Below is a conversation with Christopher Nolan about his new film Insomnia. Hopefully this will give you some insight to the film and its director.

Why choose Insomnia for your follow up to Memento? What about the original appealed to you?

I think it has a fascinating and very evocative psychological situation. A great moral dilemma that is taken one direction in the original movie, and I think it’s a great movie, but as I saw it, it occurred to me that you could by changing the characters take the same situation, the same intense psychological relationship between the two main characters and take it in a rather different direction and create a different kind of moral paradox.

Was there a lot of pressure to follow up Memento with an original? Were people surprised you were making a remake?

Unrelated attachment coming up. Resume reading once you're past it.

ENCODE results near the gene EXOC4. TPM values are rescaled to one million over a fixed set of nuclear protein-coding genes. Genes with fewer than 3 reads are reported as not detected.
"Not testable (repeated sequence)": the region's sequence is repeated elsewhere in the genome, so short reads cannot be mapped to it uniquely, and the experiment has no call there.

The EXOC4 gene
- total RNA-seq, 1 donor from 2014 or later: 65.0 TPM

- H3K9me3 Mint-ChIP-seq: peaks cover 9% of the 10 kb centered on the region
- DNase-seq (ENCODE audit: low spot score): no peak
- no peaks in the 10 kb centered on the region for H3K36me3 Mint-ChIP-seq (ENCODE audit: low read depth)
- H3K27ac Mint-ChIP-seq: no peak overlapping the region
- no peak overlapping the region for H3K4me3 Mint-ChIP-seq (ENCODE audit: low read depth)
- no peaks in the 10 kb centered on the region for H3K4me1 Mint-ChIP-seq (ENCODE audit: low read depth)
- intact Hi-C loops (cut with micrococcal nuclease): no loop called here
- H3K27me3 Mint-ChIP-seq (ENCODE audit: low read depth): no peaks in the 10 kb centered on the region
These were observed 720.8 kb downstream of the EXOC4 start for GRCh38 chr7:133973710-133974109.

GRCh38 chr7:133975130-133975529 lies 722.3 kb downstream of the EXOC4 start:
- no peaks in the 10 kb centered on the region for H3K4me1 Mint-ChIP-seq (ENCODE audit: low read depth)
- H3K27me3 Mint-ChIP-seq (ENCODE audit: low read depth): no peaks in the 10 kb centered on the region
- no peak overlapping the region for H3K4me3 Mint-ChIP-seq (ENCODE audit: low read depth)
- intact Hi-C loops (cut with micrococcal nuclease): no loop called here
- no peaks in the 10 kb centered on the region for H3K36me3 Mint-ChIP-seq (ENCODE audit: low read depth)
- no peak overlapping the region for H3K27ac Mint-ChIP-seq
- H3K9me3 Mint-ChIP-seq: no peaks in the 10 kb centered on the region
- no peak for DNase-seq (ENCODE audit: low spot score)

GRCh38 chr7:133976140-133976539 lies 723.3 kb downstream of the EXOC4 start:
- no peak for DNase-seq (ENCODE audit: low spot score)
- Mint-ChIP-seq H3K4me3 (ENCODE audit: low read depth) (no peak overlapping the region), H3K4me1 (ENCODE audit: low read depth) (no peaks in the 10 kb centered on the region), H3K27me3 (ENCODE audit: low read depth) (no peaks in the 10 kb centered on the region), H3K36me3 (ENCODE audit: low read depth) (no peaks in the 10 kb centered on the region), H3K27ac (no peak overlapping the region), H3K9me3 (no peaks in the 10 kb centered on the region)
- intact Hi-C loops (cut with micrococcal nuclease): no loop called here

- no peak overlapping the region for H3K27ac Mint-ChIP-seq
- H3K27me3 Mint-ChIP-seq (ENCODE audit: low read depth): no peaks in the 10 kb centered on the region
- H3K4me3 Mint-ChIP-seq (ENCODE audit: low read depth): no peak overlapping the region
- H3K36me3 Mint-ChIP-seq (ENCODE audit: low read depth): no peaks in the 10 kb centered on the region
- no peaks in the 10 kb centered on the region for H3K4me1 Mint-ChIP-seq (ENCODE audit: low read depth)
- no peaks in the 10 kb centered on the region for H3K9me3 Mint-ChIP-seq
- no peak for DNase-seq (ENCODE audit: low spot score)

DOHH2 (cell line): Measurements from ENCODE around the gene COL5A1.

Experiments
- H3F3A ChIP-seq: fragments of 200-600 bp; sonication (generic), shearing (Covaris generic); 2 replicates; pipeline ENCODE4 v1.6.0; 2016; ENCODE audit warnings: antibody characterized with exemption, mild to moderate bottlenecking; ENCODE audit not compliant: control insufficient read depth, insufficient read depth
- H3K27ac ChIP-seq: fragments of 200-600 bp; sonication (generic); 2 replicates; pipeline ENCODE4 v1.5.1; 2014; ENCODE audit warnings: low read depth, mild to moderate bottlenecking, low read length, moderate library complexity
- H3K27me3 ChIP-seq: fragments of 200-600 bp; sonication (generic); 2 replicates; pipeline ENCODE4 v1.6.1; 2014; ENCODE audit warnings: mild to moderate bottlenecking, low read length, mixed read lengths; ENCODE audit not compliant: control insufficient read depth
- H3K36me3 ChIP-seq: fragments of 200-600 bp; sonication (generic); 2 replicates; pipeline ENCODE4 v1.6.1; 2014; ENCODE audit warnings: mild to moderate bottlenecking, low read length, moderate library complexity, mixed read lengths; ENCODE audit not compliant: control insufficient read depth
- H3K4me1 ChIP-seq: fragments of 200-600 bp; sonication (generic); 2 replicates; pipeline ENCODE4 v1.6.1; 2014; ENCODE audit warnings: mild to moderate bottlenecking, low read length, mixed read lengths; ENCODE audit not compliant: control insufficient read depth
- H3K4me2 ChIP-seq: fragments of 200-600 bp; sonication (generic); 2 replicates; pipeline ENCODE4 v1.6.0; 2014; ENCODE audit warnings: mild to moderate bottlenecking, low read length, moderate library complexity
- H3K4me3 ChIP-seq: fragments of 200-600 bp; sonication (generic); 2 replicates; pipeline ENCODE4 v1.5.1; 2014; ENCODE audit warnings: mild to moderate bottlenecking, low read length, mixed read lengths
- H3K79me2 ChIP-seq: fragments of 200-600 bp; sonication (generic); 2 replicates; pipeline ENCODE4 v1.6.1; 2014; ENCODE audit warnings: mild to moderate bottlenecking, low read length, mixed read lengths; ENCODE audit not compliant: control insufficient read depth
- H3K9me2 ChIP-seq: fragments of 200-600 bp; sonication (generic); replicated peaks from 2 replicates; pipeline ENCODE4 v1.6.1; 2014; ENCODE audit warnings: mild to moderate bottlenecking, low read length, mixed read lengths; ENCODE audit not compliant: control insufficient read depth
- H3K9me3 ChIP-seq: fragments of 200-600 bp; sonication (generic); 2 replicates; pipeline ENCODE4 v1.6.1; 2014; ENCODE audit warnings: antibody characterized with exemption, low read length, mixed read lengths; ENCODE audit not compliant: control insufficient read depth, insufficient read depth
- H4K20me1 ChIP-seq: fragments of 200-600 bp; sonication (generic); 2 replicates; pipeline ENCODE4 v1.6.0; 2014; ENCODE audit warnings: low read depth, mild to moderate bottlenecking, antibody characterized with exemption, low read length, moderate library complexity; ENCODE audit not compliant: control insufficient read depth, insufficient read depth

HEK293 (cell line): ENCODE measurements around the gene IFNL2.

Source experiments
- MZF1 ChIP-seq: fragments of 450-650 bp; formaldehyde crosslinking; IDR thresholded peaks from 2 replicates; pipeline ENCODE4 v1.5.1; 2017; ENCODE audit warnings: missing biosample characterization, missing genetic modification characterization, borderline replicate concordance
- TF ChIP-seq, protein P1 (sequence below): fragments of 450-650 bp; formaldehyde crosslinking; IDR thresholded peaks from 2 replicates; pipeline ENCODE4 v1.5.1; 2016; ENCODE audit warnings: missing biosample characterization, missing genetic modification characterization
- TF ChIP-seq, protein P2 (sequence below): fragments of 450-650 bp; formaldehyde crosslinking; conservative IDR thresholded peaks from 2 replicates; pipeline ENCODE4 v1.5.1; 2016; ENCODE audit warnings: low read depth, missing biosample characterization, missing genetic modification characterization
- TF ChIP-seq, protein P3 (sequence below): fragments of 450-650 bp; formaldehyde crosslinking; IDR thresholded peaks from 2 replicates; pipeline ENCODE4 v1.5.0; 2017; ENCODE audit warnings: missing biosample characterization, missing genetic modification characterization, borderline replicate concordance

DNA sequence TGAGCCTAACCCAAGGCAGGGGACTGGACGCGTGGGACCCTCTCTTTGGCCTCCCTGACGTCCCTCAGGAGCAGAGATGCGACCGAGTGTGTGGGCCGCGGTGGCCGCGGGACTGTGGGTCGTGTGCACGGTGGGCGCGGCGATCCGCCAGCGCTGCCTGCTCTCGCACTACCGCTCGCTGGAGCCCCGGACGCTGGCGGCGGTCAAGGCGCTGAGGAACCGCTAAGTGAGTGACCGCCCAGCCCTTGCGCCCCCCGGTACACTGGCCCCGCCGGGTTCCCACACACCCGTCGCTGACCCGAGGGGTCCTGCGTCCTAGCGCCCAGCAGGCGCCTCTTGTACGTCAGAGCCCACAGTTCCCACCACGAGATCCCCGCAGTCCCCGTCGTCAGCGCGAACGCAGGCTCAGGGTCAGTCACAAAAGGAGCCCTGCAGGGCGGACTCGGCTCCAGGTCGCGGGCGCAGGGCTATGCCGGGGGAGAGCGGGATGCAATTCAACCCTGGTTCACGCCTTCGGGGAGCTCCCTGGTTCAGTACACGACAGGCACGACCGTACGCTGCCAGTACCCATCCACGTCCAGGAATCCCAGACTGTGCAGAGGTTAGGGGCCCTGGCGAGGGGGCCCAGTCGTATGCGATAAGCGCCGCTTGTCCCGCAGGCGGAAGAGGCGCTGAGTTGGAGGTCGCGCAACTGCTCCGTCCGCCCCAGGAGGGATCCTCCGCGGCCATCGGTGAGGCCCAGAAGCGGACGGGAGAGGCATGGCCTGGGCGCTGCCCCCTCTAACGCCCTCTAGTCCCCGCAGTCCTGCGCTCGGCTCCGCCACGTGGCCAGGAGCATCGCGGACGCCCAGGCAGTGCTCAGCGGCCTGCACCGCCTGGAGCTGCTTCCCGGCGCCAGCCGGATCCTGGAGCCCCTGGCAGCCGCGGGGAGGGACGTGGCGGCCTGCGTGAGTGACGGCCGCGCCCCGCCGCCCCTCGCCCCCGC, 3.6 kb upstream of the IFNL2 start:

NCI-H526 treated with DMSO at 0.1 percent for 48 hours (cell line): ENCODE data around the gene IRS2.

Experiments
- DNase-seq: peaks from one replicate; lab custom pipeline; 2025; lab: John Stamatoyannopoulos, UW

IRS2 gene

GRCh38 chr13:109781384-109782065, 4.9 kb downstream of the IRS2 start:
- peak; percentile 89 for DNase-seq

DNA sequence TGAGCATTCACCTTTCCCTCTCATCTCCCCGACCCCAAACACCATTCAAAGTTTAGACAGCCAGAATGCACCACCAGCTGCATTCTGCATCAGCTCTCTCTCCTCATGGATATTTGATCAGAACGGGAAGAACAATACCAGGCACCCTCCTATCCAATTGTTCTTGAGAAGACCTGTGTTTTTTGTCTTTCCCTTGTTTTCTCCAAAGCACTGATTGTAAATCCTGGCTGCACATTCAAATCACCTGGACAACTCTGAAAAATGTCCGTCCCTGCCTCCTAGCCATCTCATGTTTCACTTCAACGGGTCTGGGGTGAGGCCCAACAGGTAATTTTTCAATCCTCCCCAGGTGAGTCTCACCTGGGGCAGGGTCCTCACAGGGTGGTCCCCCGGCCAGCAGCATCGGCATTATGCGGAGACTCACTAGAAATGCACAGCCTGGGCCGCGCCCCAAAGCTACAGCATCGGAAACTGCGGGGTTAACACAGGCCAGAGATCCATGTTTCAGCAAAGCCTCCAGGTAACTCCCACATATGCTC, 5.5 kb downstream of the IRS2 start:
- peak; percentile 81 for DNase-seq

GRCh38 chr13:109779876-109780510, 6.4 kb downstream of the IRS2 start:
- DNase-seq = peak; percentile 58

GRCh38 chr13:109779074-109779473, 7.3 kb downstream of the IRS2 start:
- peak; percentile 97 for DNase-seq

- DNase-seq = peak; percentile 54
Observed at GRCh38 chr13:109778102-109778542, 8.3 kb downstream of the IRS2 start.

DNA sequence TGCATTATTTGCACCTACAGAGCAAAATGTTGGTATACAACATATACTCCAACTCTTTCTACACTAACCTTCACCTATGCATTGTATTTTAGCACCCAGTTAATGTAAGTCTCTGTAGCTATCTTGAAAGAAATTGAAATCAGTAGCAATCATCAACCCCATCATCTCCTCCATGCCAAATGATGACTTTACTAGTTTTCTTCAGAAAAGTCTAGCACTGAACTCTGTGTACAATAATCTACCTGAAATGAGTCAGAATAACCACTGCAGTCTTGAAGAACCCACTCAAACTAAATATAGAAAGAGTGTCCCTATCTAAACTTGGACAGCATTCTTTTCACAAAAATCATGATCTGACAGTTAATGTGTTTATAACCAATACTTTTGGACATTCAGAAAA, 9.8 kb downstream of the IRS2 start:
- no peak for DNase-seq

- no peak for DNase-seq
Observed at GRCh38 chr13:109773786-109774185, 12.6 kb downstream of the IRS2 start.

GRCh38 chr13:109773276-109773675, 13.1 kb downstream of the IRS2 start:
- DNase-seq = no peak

To be honest I started work on Insomnia some months before Memento was even released in theatres, so I wasn’t really having to view Insomnia necessarily as a follow-up in the sense that people would question it because no one really knew the extent Memento would get out there at the time. I thought I should be free to do whatever inspired me and took my fancy. I found the original movie very inspiring.

Did you find that working with a much larger budget liberating or constricting in terms of having so many choices your third time as a director.

I found that each film I’ve made has had its budget increased sort of exponentially, and I’ve found the process reassuringly similar at every stage. Cause at the end of the day it always just seems to be about the shots that you get - what’s actually going to be there on screen , so all the other stuff, a lot of which is costing the money in terms of doing something on a larger scale tends to be stuff that doesn't necessarily effect the creative process of imagining a series of images, or creating a narrative.

Did you have Al Pacino and Robin Williams in mind when you first started working on Insomnia